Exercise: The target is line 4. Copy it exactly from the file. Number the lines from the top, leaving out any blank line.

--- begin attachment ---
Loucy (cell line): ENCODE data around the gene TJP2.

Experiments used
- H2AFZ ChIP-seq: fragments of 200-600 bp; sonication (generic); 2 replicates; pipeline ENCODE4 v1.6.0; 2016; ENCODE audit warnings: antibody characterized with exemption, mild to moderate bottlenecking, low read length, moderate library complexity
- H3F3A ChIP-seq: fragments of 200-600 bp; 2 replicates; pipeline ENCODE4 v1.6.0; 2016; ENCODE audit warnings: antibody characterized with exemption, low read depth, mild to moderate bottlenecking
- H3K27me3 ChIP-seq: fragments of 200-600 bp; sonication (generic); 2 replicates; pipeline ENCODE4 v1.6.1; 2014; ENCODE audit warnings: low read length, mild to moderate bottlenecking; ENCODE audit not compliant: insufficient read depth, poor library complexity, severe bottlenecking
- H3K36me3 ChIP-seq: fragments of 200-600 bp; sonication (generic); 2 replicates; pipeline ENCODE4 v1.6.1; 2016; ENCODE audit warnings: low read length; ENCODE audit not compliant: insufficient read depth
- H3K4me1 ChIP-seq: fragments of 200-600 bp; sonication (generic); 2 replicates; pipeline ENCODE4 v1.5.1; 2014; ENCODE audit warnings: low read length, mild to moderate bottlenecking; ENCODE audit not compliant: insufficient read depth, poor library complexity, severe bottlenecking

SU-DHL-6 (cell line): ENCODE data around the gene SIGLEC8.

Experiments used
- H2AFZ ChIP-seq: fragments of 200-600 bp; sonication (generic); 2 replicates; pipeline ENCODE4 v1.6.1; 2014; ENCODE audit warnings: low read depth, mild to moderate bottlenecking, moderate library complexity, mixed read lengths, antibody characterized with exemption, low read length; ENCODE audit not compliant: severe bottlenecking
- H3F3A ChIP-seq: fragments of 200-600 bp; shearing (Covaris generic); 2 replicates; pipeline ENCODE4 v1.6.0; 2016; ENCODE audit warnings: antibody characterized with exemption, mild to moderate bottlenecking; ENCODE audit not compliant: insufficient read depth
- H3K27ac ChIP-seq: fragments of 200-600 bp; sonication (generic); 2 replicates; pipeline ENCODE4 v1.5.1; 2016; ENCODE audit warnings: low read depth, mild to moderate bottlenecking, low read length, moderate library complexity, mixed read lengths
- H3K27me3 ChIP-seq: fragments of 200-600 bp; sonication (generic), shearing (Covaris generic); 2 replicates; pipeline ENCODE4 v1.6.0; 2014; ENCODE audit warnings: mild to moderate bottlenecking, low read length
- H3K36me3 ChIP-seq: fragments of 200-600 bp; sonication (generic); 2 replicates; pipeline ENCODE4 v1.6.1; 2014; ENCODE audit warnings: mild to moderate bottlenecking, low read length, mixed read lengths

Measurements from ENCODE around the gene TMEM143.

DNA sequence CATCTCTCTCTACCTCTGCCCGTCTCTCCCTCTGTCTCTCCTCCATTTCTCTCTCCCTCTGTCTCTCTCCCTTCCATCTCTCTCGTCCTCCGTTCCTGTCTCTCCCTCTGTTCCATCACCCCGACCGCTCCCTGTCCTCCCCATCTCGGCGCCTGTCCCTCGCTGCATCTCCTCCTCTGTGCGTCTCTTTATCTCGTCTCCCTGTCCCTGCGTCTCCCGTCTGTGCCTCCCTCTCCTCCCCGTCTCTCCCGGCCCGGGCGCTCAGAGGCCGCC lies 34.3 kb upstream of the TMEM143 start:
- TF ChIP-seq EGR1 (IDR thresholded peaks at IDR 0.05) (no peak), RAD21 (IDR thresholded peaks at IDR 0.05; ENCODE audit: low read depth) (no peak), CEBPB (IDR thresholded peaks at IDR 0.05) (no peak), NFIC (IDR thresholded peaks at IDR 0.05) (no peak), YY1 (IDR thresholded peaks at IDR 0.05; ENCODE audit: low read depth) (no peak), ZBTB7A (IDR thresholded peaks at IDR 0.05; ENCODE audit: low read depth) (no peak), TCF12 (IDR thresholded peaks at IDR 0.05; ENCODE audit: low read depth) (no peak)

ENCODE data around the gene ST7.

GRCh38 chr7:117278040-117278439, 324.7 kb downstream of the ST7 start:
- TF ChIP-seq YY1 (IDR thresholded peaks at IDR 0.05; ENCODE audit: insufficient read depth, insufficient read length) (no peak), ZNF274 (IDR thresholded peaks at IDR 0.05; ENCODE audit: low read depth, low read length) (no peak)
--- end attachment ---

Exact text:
- H3F3A ChIP-seq: fragments of 200-600 bp; 2 replicates; pipeline ENCODE4 v1.6.0; 2016; ENCODE audit warnings: antibody characterized with exemption, low read depth, mild to moderate bottlenecking